Aware her juvenile nature demanded an answer from him, one she would twist to her own needs and toss back at him, the vampeal said nothing. This irritated her, he could tell. Her smooth lips thinned into a straight line. She had a temper, and a fine one. Still, he remained silent.

The beautiful huntress gave in, as he knew she would, “Richter tells me you’re going back to sleep.” She laid two gloved hands on his wooden table. A sure sign of her vexation.

“That’s correct.” His words continued to be akin an ice block–cold and smooth.

“You shouldn’t do it!”

“And why should I not?”

“And why should you?”

In the private recess of the vampeal’s mind, he chuckled. Maria was quite a handful. Then that laughter soured, once a sweet grape now the bitterest of wines. She was one of the rare individuals he’d met that could lift his heart. He idly fingered his heirloom blade. Maybe he could even love...but ‘t would be better not to spend time thinking of that which can’t be.

He refused to spar with her. “Maria, I must. For the sake of humanity and myself, I must. Don’t make this any harder for us. I...” Surreptitiously, he concealed the letter in the volumes of his cloak.

“But, you don’t have to go! We’ll find a way...Me, and Richter and Annette. You don’t have to do this!” Her lips formed a pout of her nature.

Irrational anger swept the half-breed. By mere will Alucard contained it and not a line of emotion marred his ashen features. He stood, alabaster hair falling to his waist. With a hand he flipped his ebony cloak over one shoulder. His champagne eyes appraised her. “Why? It’s far better this way...I won’t endanger you then.” The huntress seemed about to speak but he continued, “No, Ms. Renard. I will not allow one of my kind to remain active. I shan’t risk it!”

“But I would!”

“Why? Why do you care so much for me?”

“Because...Because, I love you.”

The words hung much like the mist that encompassed his domain. Both felt uncomfortable at the statement, though Maria’s disquiet was the only one visible. A slender finger picked at a sole lock of hair. Plus, her eyes declined to meet his. His ill ease was far less noticeable. In one fluid movement, as if passing through water, his hand stroked an angular chin. This was going to be more difficult than he’d originally imagined.

As if he was folding clothing, the prince gathered his thoughts. Meticulously, he extracted the most serviceable words to use to convince Maria the necessity of her surrendering this absurd task. Finally completed, Alucard’s lips formed the words but the spirited huntress’ next action silenced those syllables forever.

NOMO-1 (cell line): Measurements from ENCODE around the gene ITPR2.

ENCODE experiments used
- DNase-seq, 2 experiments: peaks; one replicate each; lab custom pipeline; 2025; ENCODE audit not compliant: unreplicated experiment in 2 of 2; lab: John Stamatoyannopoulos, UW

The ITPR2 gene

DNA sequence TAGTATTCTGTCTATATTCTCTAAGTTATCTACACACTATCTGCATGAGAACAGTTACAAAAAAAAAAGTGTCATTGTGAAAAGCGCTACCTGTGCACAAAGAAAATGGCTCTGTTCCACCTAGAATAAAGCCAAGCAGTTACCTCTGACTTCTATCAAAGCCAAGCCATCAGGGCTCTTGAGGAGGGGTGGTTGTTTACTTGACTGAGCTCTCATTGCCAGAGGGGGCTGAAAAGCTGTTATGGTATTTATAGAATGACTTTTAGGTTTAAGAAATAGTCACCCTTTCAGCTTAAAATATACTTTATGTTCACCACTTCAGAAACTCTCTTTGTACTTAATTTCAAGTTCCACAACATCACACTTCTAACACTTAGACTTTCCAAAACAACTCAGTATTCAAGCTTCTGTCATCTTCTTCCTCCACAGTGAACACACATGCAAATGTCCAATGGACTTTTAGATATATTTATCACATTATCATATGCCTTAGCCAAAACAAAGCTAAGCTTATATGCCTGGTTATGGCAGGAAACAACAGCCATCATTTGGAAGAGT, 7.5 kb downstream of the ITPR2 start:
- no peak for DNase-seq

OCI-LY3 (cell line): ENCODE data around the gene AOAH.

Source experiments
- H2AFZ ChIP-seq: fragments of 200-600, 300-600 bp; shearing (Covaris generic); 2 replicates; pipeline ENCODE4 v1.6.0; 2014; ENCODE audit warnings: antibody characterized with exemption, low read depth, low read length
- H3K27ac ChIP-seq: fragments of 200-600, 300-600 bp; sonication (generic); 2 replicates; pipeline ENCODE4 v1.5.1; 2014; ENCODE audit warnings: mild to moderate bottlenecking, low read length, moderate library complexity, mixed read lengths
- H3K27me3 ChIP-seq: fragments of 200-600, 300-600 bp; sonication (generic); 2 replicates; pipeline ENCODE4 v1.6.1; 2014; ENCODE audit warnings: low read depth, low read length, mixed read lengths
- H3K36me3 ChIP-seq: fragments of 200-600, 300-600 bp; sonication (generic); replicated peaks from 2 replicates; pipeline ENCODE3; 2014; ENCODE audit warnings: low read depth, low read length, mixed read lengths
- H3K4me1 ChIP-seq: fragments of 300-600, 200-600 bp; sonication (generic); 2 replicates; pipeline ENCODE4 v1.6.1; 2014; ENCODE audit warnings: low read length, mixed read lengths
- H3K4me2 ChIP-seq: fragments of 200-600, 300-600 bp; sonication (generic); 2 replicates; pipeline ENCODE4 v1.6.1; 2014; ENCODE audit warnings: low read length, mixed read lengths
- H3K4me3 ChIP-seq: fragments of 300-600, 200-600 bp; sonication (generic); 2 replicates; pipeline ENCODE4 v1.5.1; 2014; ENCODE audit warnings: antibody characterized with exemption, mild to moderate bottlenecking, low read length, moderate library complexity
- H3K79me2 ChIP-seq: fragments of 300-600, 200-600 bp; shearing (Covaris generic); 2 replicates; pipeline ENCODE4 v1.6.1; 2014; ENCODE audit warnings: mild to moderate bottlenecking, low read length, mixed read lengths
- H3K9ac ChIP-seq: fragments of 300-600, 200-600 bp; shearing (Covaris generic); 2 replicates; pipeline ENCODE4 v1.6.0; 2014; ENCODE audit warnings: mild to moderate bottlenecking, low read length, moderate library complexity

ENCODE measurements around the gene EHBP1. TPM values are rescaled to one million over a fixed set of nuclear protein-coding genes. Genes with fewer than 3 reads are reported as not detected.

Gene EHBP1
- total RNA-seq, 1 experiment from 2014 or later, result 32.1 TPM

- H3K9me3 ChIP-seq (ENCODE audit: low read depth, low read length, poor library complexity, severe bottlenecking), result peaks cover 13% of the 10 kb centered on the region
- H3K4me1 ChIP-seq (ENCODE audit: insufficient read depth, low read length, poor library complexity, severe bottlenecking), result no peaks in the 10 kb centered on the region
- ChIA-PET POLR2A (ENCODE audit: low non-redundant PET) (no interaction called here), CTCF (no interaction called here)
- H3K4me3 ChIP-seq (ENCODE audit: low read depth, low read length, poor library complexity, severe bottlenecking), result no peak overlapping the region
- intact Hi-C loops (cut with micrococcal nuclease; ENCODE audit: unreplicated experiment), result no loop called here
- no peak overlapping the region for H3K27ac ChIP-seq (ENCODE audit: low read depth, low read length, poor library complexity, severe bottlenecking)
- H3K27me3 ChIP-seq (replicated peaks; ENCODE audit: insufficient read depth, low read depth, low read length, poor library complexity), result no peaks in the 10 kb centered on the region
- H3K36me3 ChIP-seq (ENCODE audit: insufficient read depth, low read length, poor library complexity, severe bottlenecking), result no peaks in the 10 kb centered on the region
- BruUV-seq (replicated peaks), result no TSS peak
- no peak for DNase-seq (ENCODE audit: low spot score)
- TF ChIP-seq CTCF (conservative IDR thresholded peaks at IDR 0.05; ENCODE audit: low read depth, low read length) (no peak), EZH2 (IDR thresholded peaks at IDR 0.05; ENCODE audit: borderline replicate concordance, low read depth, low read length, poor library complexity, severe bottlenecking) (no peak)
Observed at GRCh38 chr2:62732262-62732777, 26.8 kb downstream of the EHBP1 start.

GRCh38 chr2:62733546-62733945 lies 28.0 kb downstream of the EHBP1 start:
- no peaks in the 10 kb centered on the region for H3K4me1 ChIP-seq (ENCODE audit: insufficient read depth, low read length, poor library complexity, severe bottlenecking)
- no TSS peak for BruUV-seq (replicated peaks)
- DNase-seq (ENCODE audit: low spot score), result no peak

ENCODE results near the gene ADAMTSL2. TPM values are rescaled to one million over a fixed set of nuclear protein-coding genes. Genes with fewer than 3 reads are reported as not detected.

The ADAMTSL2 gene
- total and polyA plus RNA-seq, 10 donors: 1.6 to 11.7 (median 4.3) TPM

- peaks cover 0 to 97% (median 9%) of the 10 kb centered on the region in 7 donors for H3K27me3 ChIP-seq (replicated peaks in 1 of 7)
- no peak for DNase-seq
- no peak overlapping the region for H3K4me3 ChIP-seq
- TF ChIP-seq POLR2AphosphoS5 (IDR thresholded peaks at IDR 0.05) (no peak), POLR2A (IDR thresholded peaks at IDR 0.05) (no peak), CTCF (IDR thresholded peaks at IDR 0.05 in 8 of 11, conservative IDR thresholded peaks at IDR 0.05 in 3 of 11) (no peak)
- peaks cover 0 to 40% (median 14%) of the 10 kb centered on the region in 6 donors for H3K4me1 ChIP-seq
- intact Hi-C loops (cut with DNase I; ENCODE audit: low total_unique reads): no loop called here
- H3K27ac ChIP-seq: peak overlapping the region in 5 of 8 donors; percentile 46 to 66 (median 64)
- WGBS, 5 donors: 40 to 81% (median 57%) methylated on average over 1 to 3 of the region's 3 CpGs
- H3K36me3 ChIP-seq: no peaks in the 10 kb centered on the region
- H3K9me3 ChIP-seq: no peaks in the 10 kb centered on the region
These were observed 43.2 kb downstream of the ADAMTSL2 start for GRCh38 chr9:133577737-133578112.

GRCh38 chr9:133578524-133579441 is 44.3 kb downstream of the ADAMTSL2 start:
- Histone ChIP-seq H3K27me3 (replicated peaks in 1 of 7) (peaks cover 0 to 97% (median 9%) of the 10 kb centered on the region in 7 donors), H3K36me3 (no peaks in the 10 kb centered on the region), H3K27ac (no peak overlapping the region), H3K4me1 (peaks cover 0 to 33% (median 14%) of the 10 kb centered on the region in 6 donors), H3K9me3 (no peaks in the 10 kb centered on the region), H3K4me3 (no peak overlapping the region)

She kissed him.

He returned the kiss.

And then the thought of words vanished as they melted into an embrace.

His arms encircled her slim waist and hers slid around the half-vampire’s marble-like neck. Their eyes locked on one another–champagne to emerald–and both could swear the effect was physical. The heat from her body warmed the chill of his own and the silken threads of her hair tickled his cheek. Again, they kissed. And, again.

“Maria...” he breathed, his voice broken for the first time.

She answered by sealing his lips with two of her own.


Sensations, such as he hadn’t permitted himself to feel in centuries, now stormed him.


He lifted her up in his powerful arms, listening to her heartbeat, a mate of his.


And Alucard delivered Maria to the bed, laid her down lightly and held her.

Velvety moonbeams and the candle’s dwindling light danced over their bodies and their lips merged to one. The huntress lifted her hand to his chest, over the vampeal’s ebony coat, and felt his drumming heart. His golden eyes, glimmering with the light, softened at her touch. A sigh expelled from his lips. From hers.

Alucard brought that hand to his lips and kissed. With his other hand he peeled the glove off, ever so gently, and did the same to the other. One purr of delight from Maria informed the half-breed of his beloved’s pleasure. She rubbed her cheek against his throat, rasping in contentment. Smiling, Alucard kissed the second hand.


Her pulse beat with each pleasant, startled desire.


His heart thumped at the smell of that sweet nectar.


Two fangs descended into warm flesh.

Maria’s scream could have been a thousand vases shattering. Immediately, she snatched her punctured hand away. With her other hand, the huntress cradled the wounded limb. Eyes stared up in fright. For a moment neither could speak. But not for long; Maria was immeasurably shocked but not indefinitely incapacitated as she muttered:

“What have you done!?!”

He could do nothing but gawk, glazed pupils focused inward.

A tiny globe of crimson developed over the mar, scattering into streams of life fluid to eventually slid down her wrist and fall onto his gothic garments. More blood poured. And still more blood. Eyes aghast, Maria wrapped her hand with the ribbon from her hair. But, the blood persisted.

Words trembling like broken glass, Maria spoke, “....Alucard...Alucard...”


“No!” he cried, his voice several octaves above that attainable of a human.

But he wasn’t human. Not human at all.

He was a vampire.

“NOOOOO!” shrieked the prince again. The sound, so loud, shattered the window. A candle, the one he’d used to see his own text, followed suit. Briefly, the flame birthed into a patch of death but it was short-lived, doused by a damp carpet. His next scream could hardly be considered decipherable. All the hate of his race, the pain of his existence, the torment of the damned, colored those incomprehensible syllables.

Maria raised her uninjured hand to his face but he drew back as if she had the plague. His eyes, now animalistic, wavered between rage and grief. The prince continued to back away. His sable cape fluttered around him like shadows to herald his latest crime and his sword clanked as if a toll bell. His actions bewildered the huntress and, grasping her wounded appendage close, she pursed. Like a frightened wild beast, Alucard fled the room, his scream tearing the night.

He had just condemned the only woman he’d ever loved to a life of the damned.

She would be a vampire by dawn.

Scene 2

Dawn Wilkins' Fanfiction